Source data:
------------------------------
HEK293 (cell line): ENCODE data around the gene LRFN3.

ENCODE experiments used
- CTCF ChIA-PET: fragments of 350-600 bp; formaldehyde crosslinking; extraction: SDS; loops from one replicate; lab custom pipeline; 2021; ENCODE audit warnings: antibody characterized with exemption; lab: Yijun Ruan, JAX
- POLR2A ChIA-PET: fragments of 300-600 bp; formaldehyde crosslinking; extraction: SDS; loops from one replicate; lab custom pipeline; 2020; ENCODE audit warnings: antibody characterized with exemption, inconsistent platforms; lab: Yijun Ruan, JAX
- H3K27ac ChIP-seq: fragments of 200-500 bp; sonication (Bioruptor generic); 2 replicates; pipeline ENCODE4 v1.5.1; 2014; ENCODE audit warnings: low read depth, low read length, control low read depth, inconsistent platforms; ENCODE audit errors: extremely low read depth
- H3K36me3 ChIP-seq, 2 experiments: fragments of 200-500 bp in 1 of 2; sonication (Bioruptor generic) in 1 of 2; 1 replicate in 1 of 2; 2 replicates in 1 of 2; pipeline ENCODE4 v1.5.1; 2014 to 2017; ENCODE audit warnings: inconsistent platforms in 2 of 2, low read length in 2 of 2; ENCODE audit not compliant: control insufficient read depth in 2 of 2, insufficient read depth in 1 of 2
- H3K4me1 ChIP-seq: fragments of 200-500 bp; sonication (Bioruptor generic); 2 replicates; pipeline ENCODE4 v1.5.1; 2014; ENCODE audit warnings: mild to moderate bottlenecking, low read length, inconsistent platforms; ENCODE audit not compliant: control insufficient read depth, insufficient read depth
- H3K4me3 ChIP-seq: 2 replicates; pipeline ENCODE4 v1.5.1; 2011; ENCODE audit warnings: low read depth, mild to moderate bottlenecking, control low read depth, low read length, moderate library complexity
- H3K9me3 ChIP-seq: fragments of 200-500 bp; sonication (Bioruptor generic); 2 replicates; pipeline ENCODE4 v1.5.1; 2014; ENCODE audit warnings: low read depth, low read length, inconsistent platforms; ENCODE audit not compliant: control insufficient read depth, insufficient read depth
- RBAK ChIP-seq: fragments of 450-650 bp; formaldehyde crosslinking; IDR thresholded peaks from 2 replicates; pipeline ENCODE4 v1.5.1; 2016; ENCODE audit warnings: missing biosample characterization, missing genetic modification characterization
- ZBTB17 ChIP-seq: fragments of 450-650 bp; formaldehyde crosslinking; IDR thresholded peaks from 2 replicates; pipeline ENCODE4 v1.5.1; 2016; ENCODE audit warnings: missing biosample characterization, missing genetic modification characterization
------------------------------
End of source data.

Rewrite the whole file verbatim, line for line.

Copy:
HEK293 (cell line): ENCODE data around the gene LRFN3.

ENCODE experiments used
- CTCF ChIA-PET: fragments of 350-600 bp; formaldehyde crosslinking; extraction: SDS; loops from one replicate; lab custom pipeline; 2021; ENCODE audit warnings: antibody characterized with exemption; lab: Yijun Ruan, JAX
- POLR2A ChIA-PET: fragments of 300-600 bp; formaldehyde crosslinking; extraction: SDS; loops from one replicate; lab custom pipeline; 2020; ENCODE audit warnings: antibody characterized with exemption, inconsistent platforms; lab: Yijun Ruan, JAX
- H3K27ac ChIP-seq: fragments of 200-500 bp; sonication (Bioruptor generic); 2 replicates; pipeline ENCODE4 v1.5.1; 2014; ENCODE audit warnings: low read depth, low read length, control low read depth, inconsistent platforms; ENCODE audit errors: extremely low read depth
- H3K36me3 ChIP-seq, 2 experiments: fragments of 200-500 bp in 1 of 2; sonication (Bioruptor generic) in 1 of 2; 1 replicate in 1 of 2; 2 replicates in 1 of 2; pipeline ENCODE4 v1.5.1; 2014 to 2017; ENCODE audit warnings: inconsistent platforms in 2 of 2, low read length in 2 of 2; ENCODE audit not compliant: control insufficient read depth in 2 of 2, insufficient read depth in 1 of 2
- H3K4me1 ChIP-seq: fragments of 200-500 bp; sonication (Bioruptor generic); 2 replicates; pipeline ENCODE4 v1.5.1; 2014; ENCODE audit warnings: mild to moderate bottlenecking, low read length, inconsistent platforms; ENCODE audit not compliant: control insufficient read depth, insufficient read depth
- H3K4me3 ChIP-seq: 2 replicates; pipeline ENCODE4 v1.5.1; 2011; ENCODE audit warnings: low read depth, mild to moderate bottlenecking, control low read depth, low read length, moderate library complexity
- H3K9me3 ChIP-seq: fragments of 200-500 bp; sonication (Bioruptor generic); 2 replicates; pipeline ENCODE4 v1.5.1; 2014; ENCODE audit warnings: low read depth, low read length, inconsistent platforms; ENCODE audit not compliant: control insufficient read depth, insufficient read depth
- RBAK ChIP-seq: fragments of 450-650 bp; formaldehyde crosslinking; IDR thresholded peaks from 2 replicates; pipeline ENCODE4 v1.5.1; 2016; ENCODE audit warnings: missing biosample characterization, missing genetic modification characterization
- ZBTB17 ChIP-seq: fragments of 450-650 bp; formaldehyde crosslinking; IDR thresholded peaks from 2 replicates; pipeline ENCODE4 v1.5.1; 2016; ENCODE audit warnings: missing biosample characterization, missing genetic modification characterization